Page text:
Advisers are to be hit with a five per cent rise in regulatory fees from the FCA. FtAdviser gives a breakdown of the costs but advisers may be cynical about the rationale.
IFAs will collectively be expected to pay £86.5m in 2022/23 with a total of £640.1m to be paid by the whole industry.
The FCA puts this change in funding requirements down to a mixture of ongoing regulatory activities (£611.3m) - the baseline cost of running the FCA, as well as new responsibilities (£3m), scope changes (£10.4m), and the National Insurance rate increases (£3.1m).
Advisers will, of course, have their own views about whether such costs are justified, if they should be paying for changes in the scope of the FCA and indeed general inflation.
On the subject of inflation, Adam Leci, technical consultant at Prestwood Software, suggests taking a calm approach to inflation projections with clients.
He says it is likely advisers are struggling to justify to clients that it's appropriate to use an inflation figure of 3% when inflation is sitting at nearly three times that mark and suggests way in which they might do so.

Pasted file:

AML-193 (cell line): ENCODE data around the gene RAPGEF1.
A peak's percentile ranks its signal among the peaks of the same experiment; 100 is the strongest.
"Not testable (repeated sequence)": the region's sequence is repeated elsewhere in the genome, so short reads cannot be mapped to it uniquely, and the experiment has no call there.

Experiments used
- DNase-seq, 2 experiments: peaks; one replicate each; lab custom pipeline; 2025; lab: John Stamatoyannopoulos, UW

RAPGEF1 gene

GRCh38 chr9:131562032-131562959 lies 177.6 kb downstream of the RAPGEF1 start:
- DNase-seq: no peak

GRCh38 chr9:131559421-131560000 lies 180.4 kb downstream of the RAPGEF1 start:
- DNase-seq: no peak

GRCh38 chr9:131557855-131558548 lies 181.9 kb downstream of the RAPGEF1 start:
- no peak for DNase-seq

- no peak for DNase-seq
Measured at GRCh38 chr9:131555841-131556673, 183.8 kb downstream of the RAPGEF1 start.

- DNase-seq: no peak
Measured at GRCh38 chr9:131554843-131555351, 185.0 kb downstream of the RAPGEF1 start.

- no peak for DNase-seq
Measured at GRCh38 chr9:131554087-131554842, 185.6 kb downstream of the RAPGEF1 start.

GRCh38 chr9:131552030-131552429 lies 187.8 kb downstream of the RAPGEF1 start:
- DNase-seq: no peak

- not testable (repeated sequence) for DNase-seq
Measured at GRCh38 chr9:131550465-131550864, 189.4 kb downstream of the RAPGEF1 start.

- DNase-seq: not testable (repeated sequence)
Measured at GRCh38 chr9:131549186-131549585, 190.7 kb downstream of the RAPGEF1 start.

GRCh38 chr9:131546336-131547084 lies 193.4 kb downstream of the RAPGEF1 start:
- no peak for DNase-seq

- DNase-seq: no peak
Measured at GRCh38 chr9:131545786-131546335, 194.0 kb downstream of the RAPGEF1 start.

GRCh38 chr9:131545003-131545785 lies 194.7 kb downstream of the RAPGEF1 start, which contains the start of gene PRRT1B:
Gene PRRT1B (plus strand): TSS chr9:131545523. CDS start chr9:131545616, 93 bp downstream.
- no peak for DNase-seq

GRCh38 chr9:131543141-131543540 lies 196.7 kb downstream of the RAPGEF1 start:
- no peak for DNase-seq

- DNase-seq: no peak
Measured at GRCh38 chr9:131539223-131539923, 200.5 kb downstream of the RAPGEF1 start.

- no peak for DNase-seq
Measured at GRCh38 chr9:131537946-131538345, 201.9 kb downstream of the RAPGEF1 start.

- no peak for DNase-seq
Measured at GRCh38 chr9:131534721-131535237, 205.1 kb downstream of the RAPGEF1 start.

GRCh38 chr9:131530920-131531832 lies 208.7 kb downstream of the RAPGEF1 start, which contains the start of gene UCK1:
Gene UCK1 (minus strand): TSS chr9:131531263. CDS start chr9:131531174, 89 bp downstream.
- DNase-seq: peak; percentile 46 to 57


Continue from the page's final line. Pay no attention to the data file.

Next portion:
It is a useful article with lots of graphs.
Andy Bell of AJ Bell fame gives his view on private equity in the platform market.
“Private equity goes where the sex and violence is. And that’s what we are seeing here. The platform market is where it is at. So I take that as great; we are in the right spot.
“I don’t have a particular view on private equity in the sense that, are they a good owner or a bad owner? If you believe that stability of ownership is important then clearly it would be a negative,” he says.
RLAM’s Trevor Greetham suggests a broader diversification to help investors cope with inflation.
FTAdviser takes a long look at what it calls the ticking insolvency time bomb for UK consumers.
Advisers say that some clients are asking about the status of protection insurance policies should they be called up to the armed forces in the event of a conflict. This does seem somewhat theoretical for now, but it is interesting that advisers are picking up on these concerns among the public.